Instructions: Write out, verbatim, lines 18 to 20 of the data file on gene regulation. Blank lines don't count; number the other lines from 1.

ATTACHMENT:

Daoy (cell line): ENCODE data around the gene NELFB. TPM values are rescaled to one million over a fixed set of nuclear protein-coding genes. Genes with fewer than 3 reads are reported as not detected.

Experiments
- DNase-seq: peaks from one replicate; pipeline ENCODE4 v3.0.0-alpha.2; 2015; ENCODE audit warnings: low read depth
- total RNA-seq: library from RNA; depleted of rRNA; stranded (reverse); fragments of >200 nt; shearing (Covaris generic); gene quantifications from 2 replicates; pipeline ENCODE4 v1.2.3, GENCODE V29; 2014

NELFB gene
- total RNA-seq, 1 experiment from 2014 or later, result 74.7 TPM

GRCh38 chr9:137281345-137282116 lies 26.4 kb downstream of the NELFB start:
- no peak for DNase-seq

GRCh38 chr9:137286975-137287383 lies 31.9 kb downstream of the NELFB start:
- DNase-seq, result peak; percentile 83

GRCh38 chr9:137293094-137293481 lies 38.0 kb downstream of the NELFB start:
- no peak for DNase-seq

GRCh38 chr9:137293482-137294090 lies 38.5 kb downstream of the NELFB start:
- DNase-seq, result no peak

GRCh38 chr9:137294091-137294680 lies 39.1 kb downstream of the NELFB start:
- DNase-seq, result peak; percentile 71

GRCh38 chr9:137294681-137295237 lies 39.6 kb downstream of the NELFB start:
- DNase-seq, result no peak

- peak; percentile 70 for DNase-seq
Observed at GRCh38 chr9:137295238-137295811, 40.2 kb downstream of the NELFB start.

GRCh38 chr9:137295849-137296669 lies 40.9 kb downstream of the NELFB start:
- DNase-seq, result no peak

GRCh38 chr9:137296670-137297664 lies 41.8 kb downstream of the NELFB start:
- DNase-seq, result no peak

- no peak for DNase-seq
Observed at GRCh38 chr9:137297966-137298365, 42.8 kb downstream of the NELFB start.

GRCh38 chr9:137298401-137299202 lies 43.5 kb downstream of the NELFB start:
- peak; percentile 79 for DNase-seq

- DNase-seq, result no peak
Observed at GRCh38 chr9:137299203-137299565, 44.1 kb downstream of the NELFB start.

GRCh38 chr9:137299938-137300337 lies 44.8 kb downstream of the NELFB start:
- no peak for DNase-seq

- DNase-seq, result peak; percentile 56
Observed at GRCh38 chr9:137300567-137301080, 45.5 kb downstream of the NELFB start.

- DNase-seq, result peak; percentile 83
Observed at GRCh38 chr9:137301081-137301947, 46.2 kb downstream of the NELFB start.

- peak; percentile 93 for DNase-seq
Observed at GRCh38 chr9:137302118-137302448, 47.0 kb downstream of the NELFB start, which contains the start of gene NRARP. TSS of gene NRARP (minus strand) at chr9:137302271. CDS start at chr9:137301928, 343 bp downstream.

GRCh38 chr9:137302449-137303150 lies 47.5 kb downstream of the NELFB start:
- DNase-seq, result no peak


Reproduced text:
- DNase-seq, result no peak

- peak; percentile 70 for DNase-seq
Observed at GRCh38 chr9:137295238-137295811, 40.2 kb downstream of the NELFB start.